He sent me this link that explored the question of earning money via Adsense while being on a H1-B visa. The post cited well-known immigration attorney Shiela Murthy in the context of the 1099 tax form that you get for your Adsense or other online earnings:

A person on an H1B is not allowed to work on a 1099 at all. One who is on an EAD is allowed to work as an independent contractor if s/he is the I-485 dependent on the EAD and not the principal applicant for the Green Card, to be on the safe side. If the total time working was less than 180 days, there is possible hope to obtain the I-485 in the U.S. Otherwise, it adds complications and will not generally allow the person to obtain an approval of the I-485 from within the U.S. You should consult an immigration attorney to discuss this issue since it could have serious consequences.

So basically, if you are on a H1-B visa, you are authorized to work for only one those employers that sponsor your visa. You cannot be self-employed and earn additional income and doing so will render you out-of-status. Note that the I-485 mentioned above is a preliminary step in your Green Card processing. So what about F1 students? I did some digging around since that would directly affect a lot of students that blog and monetize their blogs. One respondent on an immigration visa forum said the following in response to 1099-related question for F1 visa holders:

An F1 visa does not allow you to take off campus employment anywhere or anytime you want. You can only take employment under specific circumstances, such as through OPT or CPT and there are hardship provisions too. But generally, an F1 student cannot simply go out and find employment. This is illegal. I would encourage you not to do this because it is a violation of your status.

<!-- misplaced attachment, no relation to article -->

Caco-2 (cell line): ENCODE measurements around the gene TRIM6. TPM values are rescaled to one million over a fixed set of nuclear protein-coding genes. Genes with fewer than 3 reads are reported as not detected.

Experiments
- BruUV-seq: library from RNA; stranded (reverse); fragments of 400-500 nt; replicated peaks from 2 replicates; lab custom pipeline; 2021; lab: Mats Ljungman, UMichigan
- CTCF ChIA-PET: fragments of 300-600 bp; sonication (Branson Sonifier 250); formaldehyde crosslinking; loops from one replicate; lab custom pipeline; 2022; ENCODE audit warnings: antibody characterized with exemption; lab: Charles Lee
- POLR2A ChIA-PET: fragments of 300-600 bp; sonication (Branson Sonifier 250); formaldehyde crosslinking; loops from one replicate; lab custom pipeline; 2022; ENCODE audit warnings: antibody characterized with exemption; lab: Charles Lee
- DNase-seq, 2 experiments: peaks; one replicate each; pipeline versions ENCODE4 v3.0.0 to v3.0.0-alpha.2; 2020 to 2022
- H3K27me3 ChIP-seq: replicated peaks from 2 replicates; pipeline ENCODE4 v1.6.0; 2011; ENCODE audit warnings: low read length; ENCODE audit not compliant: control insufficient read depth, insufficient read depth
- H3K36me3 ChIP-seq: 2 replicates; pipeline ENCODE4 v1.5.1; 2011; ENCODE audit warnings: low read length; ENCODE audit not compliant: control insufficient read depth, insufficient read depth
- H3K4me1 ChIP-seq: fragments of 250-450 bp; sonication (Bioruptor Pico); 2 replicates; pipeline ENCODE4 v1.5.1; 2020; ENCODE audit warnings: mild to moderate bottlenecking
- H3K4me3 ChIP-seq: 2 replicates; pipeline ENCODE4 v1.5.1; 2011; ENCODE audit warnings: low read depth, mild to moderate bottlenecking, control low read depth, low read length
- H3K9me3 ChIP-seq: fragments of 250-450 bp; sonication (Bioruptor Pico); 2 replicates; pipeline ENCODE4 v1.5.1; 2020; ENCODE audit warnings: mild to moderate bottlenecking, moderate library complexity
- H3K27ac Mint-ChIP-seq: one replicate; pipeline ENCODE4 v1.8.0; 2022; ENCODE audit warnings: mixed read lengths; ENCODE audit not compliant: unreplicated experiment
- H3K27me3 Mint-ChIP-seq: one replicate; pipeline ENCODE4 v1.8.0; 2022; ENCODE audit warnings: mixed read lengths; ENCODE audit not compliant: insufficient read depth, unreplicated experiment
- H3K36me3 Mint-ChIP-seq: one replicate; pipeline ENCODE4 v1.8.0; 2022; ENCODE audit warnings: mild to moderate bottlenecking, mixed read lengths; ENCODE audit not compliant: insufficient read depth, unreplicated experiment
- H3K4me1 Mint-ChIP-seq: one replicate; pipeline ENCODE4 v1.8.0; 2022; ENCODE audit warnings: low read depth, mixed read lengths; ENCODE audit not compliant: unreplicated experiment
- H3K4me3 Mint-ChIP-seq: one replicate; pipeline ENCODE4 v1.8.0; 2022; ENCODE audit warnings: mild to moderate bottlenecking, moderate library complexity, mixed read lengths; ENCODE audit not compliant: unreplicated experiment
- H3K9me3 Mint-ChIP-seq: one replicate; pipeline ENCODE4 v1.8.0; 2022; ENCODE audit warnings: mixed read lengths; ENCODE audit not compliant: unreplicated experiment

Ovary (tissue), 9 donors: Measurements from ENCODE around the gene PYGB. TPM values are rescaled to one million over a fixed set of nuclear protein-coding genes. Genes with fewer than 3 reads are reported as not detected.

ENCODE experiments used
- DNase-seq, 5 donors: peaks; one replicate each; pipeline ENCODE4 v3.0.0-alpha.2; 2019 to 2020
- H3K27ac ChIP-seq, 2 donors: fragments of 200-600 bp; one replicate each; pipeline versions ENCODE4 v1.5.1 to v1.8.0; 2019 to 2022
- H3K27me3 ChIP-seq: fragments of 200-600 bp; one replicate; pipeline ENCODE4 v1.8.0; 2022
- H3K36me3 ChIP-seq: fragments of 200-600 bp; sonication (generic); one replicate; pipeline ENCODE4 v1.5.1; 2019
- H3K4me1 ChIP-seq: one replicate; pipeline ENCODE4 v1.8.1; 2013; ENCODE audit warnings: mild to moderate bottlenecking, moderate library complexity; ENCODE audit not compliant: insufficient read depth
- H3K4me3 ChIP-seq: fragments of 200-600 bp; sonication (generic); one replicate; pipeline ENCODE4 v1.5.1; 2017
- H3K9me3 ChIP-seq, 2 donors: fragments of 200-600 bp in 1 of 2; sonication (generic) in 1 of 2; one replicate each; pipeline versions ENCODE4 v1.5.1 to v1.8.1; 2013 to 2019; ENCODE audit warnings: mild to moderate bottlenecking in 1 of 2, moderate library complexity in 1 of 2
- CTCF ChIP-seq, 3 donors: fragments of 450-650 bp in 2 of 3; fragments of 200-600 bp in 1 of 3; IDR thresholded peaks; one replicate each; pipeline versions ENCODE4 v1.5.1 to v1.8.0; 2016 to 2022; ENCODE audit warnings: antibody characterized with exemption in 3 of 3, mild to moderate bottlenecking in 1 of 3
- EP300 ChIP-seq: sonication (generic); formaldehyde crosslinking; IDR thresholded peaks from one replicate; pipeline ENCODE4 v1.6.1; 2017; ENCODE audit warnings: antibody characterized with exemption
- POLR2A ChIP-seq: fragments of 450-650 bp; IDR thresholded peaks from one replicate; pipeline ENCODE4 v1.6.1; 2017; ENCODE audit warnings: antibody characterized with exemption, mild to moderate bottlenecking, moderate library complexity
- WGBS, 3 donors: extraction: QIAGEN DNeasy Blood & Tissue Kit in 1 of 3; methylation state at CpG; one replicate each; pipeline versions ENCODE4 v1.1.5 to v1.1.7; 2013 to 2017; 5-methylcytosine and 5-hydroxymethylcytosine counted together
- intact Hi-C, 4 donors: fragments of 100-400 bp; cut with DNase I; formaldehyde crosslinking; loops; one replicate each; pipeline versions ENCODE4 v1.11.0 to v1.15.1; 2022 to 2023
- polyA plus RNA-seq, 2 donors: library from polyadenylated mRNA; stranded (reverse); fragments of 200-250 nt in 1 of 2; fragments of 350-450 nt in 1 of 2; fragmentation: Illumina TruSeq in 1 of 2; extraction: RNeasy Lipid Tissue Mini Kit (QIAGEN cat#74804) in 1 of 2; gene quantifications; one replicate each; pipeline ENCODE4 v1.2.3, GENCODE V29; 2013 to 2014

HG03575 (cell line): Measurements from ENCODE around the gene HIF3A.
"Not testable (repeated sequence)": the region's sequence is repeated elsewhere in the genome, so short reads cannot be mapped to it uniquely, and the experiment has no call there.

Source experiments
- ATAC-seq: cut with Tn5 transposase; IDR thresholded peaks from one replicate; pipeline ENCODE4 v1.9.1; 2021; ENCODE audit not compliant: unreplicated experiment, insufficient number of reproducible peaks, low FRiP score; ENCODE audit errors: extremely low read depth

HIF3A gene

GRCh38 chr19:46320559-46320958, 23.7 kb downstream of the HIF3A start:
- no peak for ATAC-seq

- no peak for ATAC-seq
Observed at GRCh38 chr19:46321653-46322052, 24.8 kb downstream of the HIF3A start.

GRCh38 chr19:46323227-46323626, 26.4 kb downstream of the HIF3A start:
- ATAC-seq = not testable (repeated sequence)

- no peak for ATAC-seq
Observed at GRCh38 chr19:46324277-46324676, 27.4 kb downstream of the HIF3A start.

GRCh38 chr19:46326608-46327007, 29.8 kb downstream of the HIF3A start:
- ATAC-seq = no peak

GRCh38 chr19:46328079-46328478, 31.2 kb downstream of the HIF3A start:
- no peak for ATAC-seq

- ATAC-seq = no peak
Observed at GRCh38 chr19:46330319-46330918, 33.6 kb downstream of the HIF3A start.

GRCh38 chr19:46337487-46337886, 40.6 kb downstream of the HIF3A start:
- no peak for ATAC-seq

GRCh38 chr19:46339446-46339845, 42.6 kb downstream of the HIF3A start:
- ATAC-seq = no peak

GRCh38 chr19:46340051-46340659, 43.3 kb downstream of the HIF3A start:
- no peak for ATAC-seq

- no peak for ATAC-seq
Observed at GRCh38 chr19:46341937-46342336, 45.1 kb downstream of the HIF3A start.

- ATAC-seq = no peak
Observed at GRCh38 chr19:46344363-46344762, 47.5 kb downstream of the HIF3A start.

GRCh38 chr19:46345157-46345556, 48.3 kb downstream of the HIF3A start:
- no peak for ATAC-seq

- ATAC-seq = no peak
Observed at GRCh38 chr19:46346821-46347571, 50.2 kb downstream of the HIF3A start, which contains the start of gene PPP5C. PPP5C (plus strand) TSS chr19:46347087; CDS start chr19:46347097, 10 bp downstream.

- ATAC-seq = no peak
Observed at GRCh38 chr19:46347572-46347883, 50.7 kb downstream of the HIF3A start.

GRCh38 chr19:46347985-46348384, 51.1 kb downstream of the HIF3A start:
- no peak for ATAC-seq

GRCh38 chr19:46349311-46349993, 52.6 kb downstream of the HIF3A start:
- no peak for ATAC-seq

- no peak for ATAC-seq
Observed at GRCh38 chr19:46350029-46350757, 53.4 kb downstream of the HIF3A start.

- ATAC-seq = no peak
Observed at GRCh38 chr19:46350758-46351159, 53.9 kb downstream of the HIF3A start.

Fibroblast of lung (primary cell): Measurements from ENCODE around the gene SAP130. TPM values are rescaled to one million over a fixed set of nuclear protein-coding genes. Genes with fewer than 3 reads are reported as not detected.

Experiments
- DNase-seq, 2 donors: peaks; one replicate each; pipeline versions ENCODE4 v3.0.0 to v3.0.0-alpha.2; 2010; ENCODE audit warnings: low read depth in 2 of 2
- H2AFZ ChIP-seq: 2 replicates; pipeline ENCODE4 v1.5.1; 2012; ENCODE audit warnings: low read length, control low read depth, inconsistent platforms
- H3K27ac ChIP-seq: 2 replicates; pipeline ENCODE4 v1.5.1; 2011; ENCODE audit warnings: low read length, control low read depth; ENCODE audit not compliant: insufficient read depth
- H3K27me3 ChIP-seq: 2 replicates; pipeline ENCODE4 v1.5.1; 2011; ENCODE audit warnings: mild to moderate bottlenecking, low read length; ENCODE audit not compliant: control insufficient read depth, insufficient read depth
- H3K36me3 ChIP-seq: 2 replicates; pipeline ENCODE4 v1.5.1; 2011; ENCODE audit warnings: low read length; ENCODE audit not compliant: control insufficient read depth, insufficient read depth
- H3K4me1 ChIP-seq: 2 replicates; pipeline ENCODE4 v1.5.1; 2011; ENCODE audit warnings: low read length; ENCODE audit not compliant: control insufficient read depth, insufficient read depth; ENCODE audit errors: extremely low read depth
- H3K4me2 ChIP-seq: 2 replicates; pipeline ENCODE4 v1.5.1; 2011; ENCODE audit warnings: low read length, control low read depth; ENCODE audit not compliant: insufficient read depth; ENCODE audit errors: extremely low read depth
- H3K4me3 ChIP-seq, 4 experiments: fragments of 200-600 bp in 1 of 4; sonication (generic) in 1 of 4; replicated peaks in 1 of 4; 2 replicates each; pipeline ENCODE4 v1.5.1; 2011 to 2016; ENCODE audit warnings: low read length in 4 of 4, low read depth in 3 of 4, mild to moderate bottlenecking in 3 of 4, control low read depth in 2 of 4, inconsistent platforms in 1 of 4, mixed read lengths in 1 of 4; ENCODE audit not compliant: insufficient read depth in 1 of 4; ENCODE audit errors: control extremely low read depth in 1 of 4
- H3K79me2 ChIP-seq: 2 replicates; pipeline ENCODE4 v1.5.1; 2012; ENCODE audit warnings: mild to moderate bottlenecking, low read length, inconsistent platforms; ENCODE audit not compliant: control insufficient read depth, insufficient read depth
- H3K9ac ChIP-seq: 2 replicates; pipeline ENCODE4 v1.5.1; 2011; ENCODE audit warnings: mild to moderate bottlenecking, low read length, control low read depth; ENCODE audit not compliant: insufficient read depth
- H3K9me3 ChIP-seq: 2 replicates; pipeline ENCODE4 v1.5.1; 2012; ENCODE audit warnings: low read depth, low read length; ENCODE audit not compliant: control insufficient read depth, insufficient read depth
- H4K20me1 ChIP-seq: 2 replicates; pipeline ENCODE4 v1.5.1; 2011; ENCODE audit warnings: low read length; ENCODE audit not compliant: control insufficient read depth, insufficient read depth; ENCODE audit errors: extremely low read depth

That a student cannot work off-campus [during semesters] is common knowledge but is your blog earnings also off-campus? Well, technically it is since you are getting paid as a consultant by another company e.g. Google, Text Link Ads, Yahoo, etc. You can only earn money outside of your on-campus employment if you earn interest off your investments (movable and/or immovable) or savings. Visible Blog recommends another (risky) way by which you can register a company and hire someone at minimum wages to ‘run’ your blog. Your ‘company’ would earn money and you get a ‘passive’ income. However, as the blog rightly mentions, it is a risk. And you definitely don’t want to do that unless you are earning thousands everyday.

So what do you do? Should you yank off your monetizing avenues off your blog? If you hate any kind of risk then probably that is the best thing to do. However, the bureaucratic mess that the BCIS and IRS are, chances are that they never share information. Better still, if you earn less than $600 [per advertising program], you still have to report it. I’m sure most of us don’t earn that much. But if you do, you might want to either remove that option which I understand can be akin to killing the golden goose.

Finally, if you are earning $600 or less per advertising program, you might slip under the radar but understand that it is a risk and it might only be a problem if you are planning on applying for a Green Card later on. This is not legal advice and I don’t profess any deep knowledge on immigration law so if you know better, please feel free to discuss in the comments.